She did a really good job with meals. The food was plentiful, well-prepared and tasty. It amazed us how she could drive all day and then put together a great meal in the time it took us to set up camp and wash up.

When we met her, in Lusaka, she had a suggested revision to our safari that made a major difference in the canoe trip, on the Zambezi, and greatly enhanced our experience. I am 65 and my brother-in-law is 63 and yet we didn’t mind being “bossed around” by a 29 year old so that tells you something about her people skills.


  • Pioneer Camp near Lusaka, Zambia. Nice chalet with well kept grounds. A variety of fruit trees and flowers.

  • Kafue NP at confluence of Kafue and Lufupa rivers. Much of the camp was still under construction but it had showers and flush toilets and a nice reception area that was nearly finished.

    The crew was still learning to operate the camp and one evening built too much fire under the donkey (device used to heat water) and there was steam blowing everywhere. When I flushed the toilet boiling water came out. Thank goodness I wasn’t still seated.

    We pitched our tents under a tree with little fruits and by day the birds would eat and then their droppings would land on our tent and at night bats and bush-babies would do the same. We learned a good lesson about picking our shade more carefully. We saw many birds right in camp as well as warthogs and one night a hyena. We were warned not to leave our shoes outside the tent because the hyenas would carry them off.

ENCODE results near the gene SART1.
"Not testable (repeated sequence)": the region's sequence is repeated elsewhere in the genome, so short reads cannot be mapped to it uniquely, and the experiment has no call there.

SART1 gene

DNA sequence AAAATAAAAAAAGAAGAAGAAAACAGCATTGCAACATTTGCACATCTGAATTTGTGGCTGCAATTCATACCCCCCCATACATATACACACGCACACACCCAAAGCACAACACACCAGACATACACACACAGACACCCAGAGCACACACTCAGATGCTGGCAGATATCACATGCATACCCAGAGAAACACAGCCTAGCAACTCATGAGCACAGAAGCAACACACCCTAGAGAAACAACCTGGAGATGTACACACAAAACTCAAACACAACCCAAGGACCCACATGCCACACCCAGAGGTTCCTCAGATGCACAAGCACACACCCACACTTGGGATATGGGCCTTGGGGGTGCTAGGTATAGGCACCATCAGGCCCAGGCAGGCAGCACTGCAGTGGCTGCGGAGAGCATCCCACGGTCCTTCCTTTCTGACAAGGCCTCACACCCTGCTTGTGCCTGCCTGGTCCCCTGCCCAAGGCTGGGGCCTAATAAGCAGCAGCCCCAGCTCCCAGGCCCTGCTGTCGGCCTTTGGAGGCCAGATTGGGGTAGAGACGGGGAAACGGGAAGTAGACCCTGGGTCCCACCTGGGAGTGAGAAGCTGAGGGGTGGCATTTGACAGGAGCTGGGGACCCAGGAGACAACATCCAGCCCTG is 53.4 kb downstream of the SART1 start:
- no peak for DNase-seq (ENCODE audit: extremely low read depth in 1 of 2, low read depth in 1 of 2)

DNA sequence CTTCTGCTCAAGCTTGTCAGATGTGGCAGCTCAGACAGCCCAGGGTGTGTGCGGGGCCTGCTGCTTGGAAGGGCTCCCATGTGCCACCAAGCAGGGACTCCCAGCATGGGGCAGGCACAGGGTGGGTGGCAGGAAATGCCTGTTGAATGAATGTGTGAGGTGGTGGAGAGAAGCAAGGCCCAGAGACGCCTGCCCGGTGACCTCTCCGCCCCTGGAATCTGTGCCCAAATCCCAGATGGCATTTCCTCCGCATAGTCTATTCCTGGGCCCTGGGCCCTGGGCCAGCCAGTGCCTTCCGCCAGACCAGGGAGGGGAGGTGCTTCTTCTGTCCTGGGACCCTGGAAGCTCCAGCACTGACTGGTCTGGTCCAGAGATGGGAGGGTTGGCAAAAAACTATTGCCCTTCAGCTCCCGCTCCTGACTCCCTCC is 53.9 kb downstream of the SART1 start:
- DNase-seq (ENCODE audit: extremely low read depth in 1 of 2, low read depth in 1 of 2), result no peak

• Breezers Camp on the Zambezi River. Beautiful camp with lots of grass and trees which is right on the river bank and the scenery was stunning. Camp has a three-legged dog that they keep to impress tourists to stay away from the crocs. Showers and toilet facilities were adequate.

  • Islands in the Zambezi River. It was interesting to set up camp on an island and then listen to the hippo grazing around you in the dark.

    One morning we awoke to find an elephant had joined us during the night but fortunately the island was big enough for all. This was the most primitive camping we did with no facilities at all. We had local guides for this part of the trip and Chauntel stayed at Breezers Camp. The tents were smaller than the ones Jenman uses but they were OK and we took our Jenman sleeping bags with us.

    The gas stove quit working and our guides had to cook over an open campfire. They did an excellent job and then entertained us with stories while the campfire burned down to coals and the stars came out. I was surprised at the total lack of biting bugs. Even though it was winter I had expected some mosquitoes or gnats but there were none.